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The concentration of the fuel (dust) in air is critical; the range is defined by upper and lower explosion limits.
At concentrations below the lower limit there is insufficient fuel to sustain burning. The lower limit for most grain type products is typically of the order of 50-100 g/m3, which forms a cloud too dense to see through. It appears almost solid and is so dense that it is not possible to breathe in it. Anecdotally, these clouds have been described as so dense that a car headlight is not visible at 2m.
The size of the dust particles is also critical. The smaller the particles, the greater the likelihood of an explosion occurring and it being of increasing severity. It is accepted that dust particles of a size greater than 500 microns will not explode.
The HSE accepts in HSG 103 (HSE, 2003) that explosions are unlikely to occur where the mean particle size is greater than 200 microns. An examination of published explosion and combustibility test results on the GESTIS-Dust-Ex database produced by the Institute for Occupational Safety and Health of the German Social Accident Insurance show that materials commonly used within the animal feed industry do not explode when the particle size is greater than 100 microns.
Within the industry dusts are not homogeneous and will not have a constant size distribution. The greater the percentage of larger particles the less risk there is that the material as a whole is potentially explosive. This is important when considering processes within machinery and storage bins.
Many meals for instance will not be explosive so it can be well worth looking at the particle size distribution.
Where there is dust with mixed particle sizes, it is likely that finer fractions will stay airborne, travel further and may be deposited at high level, possibly out of sight. These deposits may be disturbed by a primary explosion, forming a dense cloud of relatively low particle size and causing a far more damaging secondary explosion.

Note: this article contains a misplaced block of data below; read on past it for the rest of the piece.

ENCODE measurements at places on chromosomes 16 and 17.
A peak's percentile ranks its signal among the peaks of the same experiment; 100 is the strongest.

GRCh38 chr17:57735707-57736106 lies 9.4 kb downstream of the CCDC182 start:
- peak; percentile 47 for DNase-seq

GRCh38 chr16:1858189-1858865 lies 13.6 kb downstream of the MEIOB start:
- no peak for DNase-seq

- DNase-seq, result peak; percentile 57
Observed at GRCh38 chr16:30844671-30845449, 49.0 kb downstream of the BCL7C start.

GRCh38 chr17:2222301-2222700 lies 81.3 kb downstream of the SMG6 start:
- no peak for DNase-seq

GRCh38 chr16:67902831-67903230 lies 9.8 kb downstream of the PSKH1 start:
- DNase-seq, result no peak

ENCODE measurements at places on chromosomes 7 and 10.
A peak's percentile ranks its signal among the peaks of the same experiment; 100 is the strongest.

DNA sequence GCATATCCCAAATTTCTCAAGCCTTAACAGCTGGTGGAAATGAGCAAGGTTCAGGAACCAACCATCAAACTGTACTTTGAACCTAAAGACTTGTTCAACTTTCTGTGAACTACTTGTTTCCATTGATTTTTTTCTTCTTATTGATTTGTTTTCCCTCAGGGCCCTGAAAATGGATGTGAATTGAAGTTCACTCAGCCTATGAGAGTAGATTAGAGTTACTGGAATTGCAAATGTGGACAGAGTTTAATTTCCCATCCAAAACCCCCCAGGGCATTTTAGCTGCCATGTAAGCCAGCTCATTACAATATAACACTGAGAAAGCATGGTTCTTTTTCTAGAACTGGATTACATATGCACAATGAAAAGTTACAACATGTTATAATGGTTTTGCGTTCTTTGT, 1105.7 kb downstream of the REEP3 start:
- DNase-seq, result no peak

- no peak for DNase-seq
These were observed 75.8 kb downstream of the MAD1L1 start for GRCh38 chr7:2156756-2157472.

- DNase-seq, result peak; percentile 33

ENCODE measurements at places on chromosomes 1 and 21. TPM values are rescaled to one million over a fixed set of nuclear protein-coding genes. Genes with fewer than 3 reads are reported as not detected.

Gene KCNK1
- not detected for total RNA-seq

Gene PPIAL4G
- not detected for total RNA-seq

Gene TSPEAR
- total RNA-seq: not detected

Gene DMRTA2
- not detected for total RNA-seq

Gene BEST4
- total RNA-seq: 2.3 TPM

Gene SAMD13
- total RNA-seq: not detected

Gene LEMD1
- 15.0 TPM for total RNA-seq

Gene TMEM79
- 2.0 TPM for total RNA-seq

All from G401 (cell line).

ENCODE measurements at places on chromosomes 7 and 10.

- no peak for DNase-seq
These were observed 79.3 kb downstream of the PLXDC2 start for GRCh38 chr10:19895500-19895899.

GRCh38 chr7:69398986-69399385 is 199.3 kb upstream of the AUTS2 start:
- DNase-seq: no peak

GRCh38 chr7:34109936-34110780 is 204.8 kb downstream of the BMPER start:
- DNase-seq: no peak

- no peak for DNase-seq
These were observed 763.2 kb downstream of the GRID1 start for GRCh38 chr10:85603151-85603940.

The higher the moisture content of dusts, the lower the risk.
HSG 103 (HSE, 2003) concludes that moisture contents above 16% reduce the risk very significantly. The moisture contents of many of the imported materials within the animal feed industry will typically lie in the region 12-15% i.e. towards the lower risk end of the spectrum. It has been suggested this is one of the reasons why dust explosions within the UK animal feed industry are relatively infrequent and relatively weak when compared to the continent and midwestern states in the USA.
Dust and Explosibility Testing
Materials are often submitted to test facilities to determine their combustibility and explosive characteristics. These tests are conducted under various standards which are beyond the scope of this guidance. Typically, a submitted sample should be tested as submitted. If it does not explode further tests should be carried out after drying and if necessary, grinding (to produce a finer material). It is important for the organisation that submits the material for testing to understand the various results that may be produced.
The parameters normally supplied following tests for the ignitability, flammability and explosibility of dusts are described below. The parameters are generally used for determining and designing explosion protection measures and will be of use to equipment suppliers.
In case of dust hazardous environment it might mean you need to do testing of dust parameters for each project. Even changing suppliers shall be a reason for it.
It is vital that the plant must be kept free of accumulations of fine combustible dust. So cleaning is possible tool.
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